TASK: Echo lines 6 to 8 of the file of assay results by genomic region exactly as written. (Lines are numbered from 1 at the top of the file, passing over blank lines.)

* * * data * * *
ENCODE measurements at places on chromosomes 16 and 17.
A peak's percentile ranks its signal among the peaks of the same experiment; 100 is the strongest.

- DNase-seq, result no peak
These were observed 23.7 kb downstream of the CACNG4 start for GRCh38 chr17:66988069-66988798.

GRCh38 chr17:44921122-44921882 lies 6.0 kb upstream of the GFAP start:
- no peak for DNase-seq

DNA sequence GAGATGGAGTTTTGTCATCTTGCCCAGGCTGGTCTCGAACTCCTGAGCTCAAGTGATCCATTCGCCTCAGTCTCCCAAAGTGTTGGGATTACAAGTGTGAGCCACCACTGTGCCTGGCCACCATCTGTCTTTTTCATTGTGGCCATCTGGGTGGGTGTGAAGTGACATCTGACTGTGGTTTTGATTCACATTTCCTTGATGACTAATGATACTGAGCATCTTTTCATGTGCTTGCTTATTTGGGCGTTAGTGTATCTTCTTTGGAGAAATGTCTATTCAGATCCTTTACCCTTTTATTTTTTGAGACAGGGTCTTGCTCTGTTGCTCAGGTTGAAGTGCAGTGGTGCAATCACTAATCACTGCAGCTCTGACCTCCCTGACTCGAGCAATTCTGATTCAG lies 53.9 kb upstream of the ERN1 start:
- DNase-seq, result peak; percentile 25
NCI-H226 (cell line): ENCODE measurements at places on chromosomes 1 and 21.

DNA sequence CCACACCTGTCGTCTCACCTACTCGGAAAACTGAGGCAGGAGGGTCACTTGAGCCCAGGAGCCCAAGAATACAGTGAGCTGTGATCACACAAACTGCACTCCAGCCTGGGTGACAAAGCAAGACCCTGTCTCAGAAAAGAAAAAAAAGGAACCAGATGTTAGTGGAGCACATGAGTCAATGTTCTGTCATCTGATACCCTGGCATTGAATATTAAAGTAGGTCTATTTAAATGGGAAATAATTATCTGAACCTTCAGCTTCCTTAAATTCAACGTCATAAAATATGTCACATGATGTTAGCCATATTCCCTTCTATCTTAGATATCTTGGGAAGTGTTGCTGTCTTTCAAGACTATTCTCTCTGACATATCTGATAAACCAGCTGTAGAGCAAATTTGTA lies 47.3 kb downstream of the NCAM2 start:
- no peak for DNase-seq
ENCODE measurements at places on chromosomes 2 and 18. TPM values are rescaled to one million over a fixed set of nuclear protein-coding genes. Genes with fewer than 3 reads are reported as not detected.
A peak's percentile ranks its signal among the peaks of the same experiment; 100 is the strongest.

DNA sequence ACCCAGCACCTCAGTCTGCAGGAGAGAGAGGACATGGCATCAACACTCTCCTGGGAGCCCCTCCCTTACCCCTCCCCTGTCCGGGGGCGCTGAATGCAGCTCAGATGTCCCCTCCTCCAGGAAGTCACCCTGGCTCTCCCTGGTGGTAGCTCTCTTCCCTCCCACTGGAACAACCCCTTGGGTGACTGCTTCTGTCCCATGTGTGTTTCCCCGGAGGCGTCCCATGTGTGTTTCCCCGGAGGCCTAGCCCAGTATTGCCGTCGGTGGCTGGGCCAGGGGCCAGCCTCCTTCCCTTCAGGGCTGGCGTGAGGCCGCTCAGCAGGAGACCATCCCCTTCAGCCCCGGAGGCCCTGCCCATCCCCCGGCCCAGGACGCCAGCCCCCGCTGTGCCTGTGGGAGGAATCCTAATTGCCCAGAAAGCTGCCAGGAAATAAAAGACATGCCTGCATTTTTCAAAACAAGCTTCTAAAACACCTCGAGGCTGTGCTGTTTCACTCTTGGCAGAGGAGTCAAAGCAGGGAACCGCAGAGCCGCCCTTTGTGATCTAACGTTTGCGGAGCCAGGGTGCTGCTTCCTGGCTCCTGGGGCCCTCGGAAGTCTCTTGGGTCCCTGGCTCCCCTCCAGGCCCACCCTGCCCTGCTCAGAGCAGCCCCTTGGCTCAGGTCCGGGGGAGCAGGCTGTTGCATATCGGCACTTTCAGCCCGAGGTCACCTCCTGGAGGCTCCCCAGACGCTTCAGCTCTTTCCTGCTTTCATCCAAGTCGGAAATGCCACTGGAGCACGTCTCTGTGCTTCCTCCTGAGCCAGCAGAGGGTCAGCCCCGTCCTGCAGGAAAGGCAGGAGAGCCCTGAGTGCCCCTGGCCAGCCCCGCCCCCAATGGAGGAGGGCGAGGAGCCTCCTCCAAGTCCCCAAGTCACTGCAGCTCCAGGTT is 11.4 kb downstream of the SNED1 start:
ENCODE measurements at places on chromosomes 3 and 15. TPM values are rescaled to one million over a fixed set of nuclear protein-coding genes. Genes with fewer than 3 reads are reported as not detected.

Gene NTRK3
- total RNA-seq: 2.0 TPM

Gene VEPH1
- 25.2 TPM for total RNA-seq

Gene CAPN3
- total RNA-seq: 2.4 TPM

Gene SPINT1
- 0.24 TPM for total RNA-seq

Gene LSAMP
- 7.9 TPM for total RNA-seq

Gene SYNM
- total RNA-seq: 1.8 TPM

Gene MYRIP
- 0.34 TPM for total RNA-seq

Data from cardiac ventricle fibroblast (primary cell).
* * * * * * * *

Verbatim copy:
- no peak for DNase-seq

DNA sequence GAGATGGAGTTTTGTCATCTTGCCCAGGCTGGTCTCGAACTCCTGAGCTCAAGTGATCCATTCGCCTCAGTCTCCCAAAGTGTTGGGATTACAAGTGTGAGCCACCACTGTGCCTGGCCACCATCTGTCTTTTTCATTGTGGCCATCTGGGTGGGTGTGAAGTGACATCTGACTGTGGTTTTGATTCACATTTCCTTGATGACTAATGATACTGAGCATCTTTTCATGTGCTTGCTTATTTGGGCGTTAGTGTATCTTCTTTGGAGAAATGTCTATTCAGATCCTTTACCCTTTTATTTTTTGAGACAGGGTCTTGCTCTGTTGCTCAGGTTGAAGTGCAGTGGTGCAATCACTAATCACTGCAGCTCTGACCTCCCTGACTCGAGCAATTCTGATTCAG lies 53.9 kb upstream of the ERN1 start:
- DNase-seq, result peak; percentile 25